You might want to get a second opinion before you decide to claim your Social Security retirement benefits.
The Social Security Administration often fails to give out key details to retirees in face-to-face meetings and online that could cost people tens of thousands of dollars in benefits, according to a new study by the Government Accountability Office.
The report's main finding is that the SSA should do a better job of informing people that they could receive higher monthly payments if they delayed claiming retirement benefits.
Here are the two most egregious examples in the report:
- SSA claims specialists did not discuss the advantages to waiting to claim benefits at a later age in eight of 26 in-person interviews that the GAO observed where people could have received a higher monthly benefit if they had waited to claim. SSA requires all its staff to talk to people about the pros and cons of their filing decisions.
- In 10 observed interviews, claims specialists offered the opportunity for people to claim up to 6 months of retroactive benefits as a lump sum. While a lump sum may be attractive to retirees, taking it means a permanent reduction in monthly benefits. Specialists explained this trade-off only in one interview that the GAO watched.
"For many people, SSA may be their only source of information when making the important decision of when to claim retirement benefits. Though we found SSA's claims process largely provides accurate information and avoids overt financial advice, certain key information is not provided or explained clearly during the claims process," GAO researchers concluded.
The earliest age someone can claim Social Security benefits in 62. More than 40 percent of workers claim at that age and most receive benefits before 70 when they can earn the maximum payout from Social Security. (See table below.)
Claiming at 62 means you will only receive 70 percent to 80 percent of your benefits depending on when you were born. You can receive your full benefits at full retirement age, which ranges from 65 to 67 and also depends on your birth year. Benefits grow by 8 percent per year beyond full retirement age until they reach their maximum at age 70.
Let's take an individual eligible for a $1,000 monthly Social Security benefit at the full retirement age of 66. If that person took benefits at age 62, the monthly amount would be permanently reduced by 25 percent to $750. If they delayed benefits until age 70, the monthly amount would be permanently increased by 32 percent to $1,320.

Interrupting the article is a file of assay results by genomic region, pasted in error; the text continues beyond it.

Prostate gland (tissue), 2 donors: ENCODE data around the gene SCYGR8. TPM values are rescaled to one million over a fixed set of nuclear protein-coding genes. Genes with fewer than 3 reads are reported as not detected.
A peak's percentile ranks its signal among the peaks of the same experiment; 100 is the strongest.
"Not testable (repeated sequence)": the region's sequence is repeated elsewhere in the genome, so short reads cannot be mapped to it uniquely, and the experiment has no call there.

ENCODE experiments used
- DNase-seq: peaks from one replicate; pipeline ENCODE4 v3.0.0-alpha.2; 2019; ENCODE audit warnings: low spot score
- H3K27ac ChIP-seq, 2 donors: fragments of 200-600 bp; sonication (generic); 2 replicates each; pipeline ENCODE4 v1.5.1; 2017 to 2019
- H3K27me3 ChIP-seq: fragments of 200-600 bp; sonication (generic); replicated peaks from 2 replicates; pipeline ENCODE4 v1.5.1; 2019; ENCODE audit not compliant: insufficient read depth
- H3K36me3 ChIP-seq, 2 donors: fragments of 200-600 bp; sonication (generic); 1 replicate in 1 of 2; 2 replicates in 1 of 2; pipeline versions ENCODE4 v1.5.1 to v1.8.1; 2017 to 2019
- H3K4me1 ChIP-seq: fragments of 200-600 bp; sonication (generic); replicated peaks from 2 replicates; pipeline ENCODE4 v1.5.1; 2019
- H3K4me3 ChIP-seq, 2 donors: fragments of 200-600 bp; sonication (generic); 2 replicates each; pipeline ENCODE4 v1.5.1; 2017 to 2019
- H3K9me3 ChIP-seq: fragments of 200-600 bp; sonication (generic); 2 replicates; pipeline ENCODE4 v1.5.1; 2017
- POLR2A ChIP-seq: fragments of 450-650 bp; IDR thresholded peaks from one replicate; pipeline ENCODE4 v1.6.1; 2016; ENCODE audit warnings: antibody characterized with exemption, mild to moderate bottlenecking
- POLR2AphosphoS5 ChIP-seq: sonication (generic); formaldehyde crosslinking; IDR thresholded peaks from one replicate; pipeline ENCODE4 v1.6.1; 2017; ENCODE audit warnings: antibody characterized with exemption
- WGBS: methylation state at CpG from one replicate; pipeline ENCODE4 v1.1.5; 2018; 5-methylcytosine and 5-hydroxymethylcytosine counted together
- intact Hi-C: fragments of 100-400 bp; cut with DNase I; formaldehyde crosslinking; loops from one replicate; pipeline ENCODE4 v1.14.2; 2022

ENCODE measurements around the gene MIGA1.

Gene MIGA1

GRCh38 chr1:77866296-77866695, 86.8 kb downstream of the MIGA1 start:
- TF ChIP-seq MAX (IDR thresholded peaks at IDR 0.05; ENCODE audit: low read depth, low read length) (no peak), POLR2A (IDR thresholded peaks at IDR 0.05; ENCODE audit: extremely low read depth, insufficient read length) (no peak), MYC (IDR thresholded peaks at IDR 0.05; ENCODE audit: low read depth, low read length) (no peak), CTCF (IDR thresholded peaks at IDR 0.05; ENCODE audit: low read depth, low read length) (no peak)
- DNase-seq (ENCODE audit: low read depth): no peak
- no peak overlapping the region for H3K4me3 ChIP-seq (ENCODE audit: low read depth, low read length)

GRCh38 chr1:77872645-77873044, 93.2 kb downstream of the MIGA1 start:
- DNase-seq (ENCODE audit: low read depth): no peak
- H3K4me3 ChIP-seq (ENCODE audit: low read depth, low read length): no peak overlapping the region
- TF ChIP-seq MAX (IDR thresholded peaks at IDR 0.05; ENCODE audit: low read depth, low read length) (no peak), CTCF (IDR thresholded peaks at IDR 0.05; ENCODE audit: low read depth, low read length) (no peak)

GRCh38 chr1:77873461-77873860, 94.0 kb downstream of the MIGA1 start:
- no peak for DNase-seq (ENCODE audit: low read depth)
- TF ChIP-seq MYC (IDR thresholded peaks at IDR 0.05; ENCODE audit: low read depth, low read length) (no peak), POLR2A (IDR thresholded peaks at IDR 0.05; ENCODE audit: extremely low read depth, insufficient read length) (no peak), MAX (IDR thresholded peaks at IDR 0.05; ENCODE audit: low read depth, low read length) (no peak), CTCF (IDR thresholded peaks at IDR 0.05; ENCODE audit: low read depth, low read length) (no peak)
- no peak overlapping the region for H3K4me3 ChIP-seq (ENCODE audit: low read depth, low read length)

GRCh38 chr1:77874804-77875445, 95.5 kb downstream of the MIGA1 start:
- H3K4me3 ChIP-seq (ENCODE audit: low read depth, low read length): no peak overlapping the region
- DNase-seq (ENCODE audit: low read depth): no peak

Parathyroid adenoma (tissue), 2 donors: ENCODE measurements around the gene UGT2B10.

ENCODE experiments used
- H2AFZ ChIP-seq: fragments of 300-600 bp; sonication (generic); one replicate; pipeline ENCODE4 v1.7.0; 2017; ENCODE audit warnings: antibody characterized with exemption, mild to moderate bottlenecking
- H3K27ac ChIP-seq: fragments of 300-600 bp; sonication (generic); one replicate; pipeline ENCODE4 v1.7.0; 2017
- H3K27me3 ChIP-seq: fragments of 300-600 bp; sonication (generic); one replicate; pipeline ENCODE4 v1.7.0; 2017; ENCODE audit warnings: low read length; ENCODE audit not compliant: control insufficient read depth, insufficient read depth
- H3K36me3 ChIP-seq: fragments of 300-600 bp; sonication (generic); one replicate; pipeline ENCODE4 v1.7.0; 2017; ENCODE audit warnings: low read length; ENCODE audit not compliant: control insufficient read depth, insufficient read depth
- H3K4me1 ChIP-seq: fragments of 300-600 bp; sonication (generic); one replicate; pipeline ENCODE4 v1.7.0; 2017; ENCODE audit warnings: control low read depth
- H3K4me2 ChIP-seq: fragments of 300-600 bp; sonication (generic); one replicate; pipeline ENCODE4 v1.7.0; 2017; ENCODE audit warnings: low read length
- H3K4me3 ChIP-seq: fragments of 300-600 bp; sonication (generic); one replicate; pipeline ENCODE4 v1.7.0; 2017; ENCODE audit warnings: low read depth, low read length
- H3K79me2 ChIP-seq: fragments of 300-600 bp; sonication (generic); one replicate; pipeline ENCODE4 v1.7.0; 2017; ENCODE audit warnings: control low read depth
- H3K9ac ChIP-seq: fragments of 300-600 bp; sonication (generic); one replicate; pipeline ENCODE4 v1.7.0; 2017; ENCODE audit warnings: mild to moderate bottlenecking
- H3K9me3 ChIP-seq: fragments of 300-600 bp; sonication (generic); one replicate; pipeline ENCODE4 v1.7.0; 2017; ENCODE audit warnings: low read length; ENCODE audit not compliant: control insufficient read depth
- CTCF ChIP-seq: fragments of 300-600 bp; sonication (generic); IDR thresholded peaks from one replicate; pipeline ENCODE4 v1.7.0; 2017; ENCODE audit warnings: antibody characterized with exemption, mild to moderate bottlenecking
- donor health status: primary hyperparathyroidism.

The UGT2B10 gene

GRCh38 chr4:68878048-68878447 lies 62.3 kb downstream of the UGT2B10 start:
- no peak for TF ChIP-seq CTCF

GAO researchers found the Social Security Administration's website lacking too. The online claims application does not inform people that benefits are based on the highest 35 years of earnings or that life expectancy is a major consideration when deciding to claim benefits.
The SSA generally agreed with the GAO's recommendations to improve how it provides claiming information. However, an SSA official cited budget constraints as a barrier to providing better service.
"As GAO and many others point out, decisions about claiming retirement benefits have lifelong consequences for retirees and their spouses. It is crucial that we get a funding level that allows us to rebound from this year's constraints to restore and improve service to the public," Virginia Reno, the SSA's deputy commissioner for retirement and disability policy, testified before the U.S. Senate Special Committee on Aging at a Sept. 14 hearing.
Budget cuts have hampered the SSA. Congress has reduced SSA's budget by 10 percent since 2010, according to an analysis by the Center on Budget and Policy Priorities.
The SSA has closed 64 field offices, lost 5,000 employees to attrition, and reduced hours at the offices that remain open.
The cuts mean lengthy hold times at the SSA's toll-free number and longer waits for in-office visits, said Kathleen Romig, a senior policy analyst at the Center on Budget and Policy Priorities and a former SSA staffer.
Romig compares the SSA's budget situation to the old saying "Fast, cheap or good. Pick any two."
"[The SSA is] working fast and working on the cheap," Romig said. "Why would you expect their service to be exceptional?"
Despite the long waits, people are often better off going in person than using the SSA's online tools, certified financial planner Theodore Sarenski told financial advisors at the FPA Be conference in Baltimore last week, during a session on Social Security planning.
"If you don't get the answer that you think you should get, ask for a Tier 2 representative," said Sarenski, president and chief executive of Blue Ocean Strategic Capital in Syracuse, New York. Those employees have more specialized knowledge than the representatives people first encounter at the Social Security office.